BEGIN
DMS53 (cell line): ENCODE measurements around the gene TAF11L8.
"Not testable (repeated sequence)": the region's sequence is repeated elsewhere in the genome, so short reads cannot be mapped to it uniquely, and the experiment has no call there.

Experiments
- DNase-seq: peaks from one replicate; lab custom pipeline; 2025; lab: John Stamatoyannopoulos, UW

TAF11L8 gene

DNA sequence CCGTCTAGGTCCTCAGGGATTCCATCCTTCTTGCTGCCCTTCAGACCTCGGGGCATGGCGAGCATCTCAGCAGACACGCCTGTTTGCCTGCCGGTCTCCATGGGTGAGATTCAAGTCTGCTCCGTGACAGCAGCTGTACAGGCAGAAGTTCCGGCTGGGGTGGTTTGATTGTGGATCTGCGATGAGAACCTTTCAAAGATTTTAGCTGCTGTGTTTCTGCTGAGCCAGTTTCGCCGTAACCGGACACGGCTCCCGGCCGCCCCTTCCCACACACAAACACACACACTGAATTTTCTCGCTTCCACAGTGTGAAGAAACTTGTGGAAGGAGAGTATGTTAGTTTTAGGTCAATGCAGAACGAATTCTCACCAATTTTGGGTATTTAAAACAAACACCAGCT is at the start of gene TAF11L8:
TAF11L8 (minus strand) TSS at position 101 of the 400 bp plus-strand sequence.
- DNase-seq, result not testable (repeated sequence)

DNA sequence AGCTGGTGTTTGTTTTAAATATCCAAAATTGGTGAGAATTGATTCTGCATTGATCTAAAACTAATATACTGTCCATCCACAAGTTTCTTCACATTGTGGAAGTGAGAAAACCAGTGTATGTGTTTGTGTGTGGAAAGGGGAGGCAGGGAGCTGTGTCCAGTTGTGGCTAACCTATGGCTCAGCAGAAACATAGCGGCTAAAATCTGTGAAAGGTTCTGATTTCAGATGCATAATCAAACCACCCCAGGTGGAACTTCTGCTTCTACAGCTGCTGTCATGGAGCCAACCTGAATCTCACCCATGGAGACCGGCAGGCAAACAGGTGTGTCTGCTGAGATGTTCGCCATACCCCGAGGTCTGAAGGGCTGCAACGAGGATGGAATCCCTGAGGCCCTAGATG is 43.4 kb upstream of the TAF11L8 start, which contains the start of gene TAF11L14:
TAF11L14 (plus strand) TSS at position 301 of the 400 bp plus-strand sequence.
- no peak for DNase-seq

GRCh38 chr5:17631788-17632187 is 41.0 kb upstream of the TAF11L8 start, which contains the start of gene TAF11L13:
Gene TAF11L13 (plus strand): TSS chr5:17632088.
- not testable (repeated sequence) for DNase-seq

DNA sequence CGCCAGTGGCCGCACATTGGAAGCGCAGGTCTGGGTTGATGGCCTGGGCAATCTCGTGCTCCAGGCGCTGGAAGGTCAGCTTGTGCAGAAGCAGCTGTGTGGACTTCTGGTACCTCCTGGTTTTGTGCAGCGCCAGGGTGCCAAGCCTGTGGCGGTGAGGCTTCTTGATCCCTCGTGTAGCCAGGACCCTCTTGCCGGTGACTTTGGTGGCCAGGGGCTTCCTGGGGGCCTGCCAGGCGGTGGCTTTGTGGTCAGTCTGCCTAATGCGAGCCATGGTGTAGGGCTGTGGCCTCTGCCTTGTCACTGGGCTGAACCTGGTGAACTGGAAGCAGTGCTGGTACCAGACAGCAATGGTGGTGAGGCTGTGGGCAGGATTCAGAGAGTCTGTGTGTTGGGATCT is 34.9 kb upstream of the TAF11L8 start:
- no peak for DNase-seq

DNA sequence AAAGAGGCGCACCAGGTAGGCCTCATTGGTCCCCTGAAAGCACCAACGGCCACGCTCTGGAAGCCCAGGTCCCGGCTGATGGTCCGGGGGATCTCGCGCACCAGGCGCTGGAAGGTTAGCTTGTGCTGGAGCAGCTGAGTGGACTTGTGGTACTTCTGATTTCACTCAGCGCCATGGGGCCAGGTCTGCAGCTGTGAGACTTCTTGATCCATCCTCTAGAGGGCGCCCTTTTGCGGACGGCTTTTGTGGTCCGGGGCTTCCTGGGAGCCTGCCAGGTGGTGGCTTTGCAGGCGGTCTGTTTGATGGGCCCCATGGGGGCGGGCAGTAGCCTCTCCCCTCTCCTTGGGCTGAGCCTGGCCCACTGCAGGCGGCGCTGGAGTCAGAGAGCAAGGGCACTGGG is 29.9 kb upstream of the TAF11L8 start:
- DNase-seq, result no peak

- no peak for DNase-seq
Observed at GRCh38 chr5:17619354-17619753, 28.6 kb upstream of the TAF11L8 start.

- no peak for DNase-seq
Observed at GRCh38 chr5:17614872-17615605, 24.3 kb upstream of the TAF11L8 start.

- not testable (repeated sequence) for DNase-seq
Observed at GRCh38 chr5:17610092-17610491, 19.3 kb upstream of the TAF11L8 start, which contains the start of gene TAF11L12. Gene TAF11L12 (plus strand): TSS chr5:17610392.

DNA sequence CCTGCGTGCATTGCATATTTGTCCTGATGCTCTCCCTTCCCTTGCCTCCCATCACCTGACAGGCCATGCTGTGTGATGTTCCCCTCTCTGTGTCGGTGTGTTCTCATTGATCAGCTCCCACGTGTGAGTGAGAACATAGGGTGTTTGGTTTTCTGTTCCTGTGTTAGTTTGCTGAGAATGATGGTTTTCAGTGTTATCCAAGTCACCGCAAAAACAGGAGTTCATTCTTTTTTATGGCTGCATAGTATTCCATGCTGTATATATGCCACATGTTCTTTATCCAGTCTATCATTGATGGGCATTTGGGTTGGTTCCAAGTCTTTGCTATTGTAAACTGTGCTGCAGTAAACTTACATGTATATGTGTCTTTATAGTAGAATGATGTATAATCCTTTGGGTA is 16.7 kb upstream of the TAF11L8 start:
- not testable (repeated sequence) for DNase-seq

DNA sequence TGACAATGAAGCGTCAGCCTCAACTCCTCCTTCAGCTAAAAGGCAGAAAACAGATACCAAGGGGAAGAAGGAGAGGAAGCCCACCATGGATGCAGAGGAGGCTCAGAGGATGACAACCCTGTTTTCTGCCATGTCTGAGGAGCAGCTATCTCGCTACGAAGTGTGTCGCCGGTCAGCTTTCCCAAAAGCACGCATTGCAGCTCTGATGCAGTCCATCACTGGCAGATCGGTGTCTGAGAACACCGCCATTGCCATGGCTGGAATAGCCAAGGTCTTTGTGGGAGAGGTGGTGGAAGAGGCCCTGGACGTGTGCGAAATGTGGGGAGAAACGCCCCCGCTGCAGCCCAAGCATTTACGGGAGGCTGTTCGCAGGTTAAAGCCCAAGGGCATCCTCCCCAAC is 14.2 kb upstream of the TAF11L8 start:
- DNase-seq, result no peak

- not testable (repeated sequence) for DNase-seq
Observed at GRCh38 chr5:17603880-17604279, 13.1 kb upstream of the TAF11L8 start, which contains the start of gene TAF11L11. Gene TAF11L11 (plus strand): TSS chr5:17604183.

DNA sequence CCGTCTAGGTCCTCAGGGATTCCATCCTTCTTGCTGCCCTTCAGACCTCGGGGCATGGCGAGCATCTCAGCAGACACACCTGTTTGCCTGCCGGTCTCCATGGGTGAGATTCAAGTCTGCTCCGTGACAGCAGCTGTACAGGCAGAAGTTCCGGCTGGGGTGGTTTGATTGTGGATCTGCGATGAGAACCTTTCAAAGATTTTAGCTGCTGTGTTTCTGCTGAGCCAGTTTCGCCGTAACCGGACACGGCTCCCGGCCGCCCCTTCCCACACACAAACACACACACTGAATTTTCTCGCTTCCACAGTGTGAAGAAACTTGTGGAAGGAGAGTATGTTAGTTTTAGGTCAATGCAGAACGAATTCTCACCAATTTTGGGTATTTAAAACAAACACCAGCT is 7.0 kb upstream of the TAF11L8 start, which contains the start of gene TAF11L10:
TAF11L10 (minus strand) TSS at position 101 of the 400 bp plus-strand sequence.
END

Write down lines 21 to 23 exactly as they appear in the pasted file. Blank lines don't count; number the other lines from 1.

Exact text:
- no peak for DNase-seq
Observed at GRCh38 chr5:17614872-17615605, 24.3 kb upstream of the TAF11L8 start.

- not testable (repeated sequence) for DNase-seq